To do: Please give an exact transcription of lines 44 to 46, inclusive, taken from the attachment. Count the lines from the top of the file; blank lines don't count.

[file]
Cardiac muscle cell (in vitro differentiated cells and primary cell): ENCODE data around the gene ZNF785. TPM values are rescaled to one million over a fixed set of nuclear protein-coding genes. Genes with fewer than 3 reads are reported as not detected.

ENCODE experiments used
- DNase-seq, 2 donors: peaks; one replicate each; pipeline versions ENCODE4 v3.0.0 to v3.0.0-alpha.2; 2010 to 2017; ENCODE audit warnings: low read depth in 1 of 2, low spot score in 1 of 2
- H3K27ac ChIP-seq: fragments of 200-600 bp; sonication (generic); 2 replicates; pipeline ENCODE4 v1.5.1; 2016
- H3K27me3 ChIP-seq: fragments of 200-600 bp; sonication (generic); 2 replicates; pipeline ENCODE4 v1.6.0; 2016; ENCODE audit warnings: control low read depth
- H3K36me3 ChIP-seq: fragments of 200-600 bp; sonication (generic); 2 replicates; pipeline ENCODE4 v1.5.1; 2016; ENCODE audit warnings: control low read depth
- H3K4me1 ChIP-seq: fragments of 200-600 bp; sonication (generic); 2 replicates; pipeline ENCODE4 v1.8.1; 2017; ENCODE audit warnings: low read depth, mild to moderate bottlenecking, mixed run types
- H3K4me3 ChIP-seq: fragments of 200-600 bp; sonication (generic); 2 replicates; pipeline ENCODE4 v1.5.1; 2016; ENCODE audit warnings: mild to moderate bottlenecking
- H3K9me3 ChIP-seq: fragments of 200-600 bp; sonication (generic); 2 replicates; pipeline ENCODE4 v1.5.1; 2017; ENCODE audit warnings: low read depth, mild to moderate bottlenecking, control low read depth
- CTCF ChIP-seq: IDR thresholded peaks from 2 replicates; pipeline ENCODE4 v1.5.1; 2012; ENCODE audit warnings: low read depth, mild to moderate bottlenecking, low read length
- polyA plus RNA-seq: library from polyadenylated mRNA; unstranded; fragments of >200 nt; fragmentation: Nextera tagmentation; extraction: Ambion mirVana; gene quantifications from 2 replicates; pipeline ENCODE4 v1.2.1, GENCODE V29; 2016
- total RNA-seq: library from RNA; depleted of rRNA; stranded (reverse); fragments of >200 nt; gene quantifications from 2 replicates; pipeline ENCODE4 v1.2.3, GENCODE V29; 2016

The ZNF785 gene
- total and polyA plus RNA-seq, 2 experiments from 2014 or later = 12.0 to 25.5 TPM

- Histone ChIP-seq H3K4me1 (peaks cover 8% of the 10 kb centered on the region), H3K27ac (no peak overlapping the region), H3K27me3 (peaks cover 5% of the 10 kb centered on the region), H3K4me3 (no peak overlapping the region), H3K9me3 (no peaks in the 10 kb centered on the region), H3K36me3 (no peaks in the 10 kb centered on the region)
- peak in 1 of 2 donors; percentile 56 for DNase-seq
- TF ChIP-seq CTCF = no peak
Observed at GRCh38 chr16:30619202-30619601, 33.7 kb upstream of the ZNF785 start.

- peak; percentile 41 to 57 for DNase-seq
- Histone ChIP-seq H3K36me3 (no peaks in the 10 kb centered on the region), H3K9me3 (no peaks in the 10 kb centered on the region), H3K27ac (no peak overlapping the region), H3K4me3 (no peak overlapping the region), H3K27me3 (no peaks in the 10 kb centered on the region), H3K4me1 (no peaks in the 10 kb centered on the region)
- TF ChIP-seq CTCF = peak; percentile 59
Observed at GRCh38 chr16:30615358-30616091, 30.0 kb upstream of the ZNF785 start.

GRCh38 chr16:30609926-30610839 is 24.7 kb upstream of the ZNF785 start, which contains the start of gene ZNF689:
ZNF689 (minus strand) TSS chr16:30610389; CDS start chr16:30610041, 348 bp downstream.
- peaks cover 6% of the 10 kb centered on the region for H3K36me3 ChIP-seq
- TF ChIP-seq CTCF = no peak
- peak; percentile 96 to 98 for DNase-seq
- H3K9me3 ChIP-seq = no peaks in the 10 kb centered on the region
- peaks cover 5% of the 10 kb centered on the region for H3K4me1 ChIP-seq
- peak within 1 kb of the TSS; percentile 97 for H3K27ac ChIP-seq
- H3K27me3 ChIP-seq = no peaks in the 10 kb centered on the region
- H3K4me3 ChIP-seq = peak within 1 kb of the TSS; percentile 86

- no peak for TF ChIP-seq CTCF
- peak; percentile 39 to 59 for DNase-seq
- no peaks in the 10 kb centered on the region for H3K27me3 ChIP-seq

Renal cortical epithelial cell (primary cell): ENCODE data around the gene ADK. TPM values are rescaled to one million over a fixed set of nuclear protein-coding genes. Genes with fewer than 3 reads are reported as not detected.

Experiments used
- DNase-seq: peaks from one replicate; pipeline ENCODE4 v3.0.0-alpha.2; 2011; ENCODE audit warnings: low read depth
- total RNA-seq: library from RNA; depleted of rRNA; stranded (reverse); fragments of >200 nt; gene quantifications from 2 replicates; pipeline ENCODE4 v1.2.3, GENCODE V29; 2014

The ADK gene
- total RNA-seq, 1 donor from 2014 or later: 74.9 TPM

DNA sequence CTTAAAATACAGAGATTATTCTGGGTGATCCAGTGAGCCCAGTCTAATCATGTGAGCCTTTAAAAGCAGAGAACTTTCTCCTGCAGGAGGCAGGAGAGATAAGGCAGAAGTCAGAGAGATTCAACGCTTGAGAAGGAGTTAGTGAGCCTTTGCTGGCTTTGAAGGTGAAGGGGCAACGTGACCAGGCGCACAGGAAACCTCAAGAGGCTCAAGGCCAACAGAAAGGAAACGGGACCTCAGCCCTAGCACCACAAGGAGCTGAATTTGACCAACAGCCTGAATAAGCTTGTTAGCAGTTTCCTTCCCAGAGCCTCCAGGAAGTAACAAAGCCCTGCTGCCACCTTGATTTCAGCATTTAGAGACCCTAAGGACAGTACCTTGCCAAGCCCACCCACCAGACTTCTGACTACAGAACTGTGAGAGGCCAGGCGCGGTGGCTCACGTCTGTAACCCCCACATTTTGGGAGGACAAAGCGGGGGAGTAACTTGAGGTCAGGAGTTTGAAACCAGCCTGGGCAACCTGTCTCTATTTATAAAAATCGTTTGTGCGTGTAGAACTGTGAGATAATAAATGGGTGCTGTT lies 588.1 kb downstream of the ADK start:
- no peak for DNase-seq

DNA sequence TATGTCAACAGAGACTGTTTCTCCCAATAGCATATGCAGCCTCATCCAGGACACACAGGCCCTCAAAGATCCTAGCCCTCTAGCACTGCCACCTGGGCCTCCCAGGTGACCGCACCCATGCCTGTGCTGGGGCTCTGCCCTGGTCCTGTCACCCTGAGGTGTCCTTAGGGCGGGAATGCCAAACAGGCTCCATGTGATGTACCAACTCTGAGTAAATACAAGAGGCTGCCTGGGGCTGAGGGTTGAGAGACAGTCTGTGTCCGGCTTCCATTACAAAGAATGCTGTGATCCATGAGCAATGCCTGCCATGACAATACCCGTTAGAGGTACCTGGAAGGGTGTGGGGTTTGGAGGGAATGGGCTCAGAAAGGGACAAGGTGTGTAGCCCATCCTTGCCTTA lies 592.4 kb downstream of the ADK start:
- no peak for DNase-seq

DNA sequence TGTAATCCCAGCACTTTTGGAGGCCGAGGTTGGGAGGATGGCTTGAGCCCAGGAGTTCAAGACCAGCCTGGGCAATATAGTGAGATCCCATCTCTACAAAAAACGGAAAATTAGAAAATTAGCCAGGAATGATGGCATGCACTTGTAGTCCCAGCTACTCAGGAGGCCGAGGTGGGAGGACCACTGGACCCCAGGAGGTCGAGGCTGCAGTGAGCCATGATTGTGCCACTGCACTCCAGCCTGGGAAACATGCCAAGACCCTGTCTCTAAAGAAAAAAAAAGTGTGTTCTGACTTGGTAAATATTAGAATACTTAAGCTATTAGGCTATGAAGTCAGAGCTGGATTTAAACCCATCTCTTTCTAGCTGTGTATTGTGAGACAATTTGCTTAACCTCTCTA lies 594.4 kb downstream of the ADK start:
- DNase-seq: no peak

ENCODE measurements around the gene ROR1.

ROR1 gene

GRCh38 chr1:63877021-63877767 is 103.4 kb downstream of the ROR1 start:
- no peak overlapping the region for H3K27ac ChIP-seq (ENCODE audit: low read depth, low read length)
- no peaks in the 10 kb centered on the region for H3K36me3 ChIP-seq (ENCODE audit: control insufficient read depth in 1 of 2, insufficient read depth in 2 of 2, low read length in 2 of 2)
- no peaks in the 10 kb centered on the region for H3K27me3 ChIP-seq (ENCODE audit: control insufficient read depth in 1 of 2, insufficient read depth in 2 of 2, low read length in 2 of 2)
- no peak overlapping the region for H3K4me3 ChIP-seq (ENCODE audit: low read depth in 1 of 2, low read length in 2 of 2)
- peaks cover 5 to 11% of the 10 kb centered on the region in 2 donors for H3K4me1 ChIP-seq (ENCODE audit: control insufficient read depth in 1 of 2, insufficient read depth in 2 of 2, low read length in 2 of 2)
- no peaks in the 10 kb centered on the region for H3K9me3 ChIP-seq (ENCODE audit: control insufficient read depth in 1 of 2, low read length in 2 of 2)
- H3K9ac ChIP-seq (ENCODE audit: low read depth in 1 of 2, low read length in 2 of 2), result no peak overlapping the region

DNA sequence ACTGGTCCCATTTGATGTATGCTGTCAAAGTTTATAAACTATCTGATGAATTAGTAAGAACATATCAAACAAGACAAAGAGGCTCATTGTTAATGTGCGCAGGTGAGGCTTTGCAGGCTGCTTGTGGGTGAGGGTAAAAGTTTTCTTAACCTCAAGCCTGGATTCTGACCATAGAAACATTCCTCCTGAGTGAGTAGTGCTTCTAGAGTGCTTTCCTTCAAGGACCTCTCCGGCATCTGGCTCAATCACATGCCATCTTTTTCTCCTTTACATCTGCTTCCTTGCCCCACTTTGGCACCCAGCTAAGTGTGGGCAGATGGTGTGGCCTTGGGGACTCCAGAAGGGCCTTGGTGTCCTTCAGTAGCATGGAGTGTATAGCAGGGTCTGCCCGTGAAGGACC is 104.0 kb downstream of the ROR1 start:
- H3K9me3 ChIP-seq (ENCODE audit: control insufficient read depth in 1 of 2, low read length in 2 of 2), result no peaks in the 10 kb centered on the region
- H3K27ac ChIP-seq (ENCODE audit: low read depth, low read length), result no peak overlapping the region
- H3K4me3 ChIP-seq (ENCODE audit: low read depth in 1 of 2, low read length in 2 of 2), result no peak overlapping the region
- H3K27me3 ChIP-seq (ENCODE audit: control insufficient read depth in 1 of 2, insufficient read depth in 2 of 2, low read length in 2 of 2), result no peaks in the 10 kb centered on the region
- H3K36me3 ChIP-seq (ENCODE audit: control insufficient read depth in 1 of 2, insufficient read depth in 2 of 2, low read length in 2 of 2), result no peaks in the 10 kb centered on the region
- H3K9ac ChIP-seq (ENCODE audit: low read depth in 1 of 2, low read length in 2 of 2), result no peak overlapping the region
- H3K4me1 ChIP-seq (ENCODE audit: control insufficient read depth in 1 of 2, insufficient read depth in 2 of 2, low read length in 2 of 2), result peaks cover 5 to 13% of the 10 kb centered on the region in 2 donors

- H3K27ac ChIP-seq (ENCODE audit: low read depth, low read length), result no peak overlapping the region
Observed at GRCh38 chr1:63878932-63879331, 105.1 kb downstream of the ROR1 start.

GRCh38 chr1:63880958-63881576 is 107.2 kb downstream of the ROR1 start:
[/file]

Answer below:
DNA sequence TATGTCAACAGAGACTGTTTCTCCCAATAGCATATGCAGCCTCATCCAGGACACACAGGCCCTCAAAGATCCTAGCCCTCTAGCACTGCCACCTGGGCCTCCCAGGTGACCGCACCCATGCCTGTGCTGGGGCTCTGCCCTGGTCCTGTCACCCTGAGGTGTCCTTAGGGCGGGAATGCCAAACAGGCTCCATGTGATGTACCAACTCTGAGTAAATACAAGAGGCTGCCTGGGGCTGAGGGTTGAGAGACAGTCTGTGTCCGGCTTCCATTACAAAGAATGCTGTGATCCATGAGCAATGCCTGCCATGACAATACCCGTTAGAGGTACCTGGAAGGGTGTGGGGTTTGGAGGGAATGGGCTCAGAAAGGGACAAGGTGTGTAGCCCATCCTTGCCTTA lies 592.4 kb downstream of the ADK start:
- no peak for DNase-seq

DNA sequence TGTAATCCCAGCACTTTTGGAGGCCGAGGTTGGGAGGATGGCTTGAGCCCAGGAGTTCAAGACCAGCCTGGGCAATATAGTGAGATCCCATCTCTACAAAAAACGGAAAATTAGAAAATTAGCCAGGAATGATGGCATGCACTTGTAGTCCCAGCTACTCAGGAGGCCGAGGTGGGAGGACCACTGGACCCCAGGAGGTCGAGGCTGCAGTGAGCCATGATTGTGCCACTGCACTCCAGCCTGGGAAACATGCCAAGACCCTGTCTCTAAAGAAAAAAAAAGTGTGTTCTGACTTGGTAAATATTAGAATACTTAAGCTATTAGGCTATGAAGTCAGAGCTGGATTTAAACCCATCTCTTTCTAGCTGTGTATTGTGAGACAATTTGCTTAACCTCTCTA lies 594.4 kb downstream of the ADK start: